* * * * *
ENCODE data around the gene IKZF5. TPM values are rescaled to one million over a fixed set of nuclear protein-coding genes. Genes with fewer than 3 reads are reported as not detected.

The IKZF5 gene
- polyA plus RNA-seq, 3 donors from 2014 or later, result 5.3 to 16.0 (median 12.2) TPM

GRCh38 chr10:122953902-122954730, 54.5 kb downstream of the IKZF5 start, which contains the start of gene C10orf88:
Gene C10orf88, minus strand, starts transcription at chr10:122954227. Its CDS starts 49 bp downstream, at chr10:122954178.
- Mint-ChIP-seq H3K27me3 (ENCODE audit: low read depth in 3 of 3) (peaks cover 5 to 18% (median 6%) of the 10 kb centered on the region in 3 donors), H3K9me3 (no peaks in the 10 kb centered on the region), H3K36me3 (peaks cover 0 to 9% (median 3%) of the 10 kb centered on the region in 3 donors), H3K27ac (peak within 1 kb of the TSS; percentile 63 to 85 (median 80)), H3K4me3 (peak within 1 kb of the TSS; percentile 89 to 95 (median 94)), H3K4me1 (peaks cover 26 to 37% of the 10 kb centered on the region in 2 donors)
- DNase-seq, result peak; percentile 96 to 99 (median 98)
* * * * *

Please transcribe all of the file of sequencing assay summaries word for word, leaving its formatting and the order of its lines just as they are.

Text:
ENCODE data around the gene IKZF5. TPM values are rescaled to one million over a fixed set of nuclear protein-coding genes. Genes with fewer than 3 reads are reported as not detected.

The IKZF5 gene
- polyA plus RNA-seq, 3 donors from 2014 or later, result 5.3 to 16.0 (median 12.2) TPM

GRCh38 chr10:122953902-122954730, 54.5 kb downstream of the IKZF5 start, which contains the start of gene C10orf88:
Gene C10orf88, minus strand, starts transcription at chr10:122954227. Its CDS starts 49 bp downstream, at chr10:122954178.
- Mint-ChIP-seq H3K27me3 (ENCODE audit: low read depth in 3 of 3) (peaks cover 5 to 18% (median 6%) of the 10 kb centered on the region in 3 donors), H3K9me3 (no peaks in the 10 kb centered on the region), H3K36me3 (peaks cover 0 to 9% (median 3%) of the 10 kb centered on the region in 3 donors), H3K27ac (peak within 1 kb of the TSS; percentile 63 to 85 (median 80)), H3K4me3 (peak within 1 kb of the TSS; percentile 89 to 95 (median 94)), H3K4me1 (peaks cover 26 to 37% of the 10 kb centered on the region in 2 donors)
- DNase-seq, result peak; percentile 96 to 99 (median 98)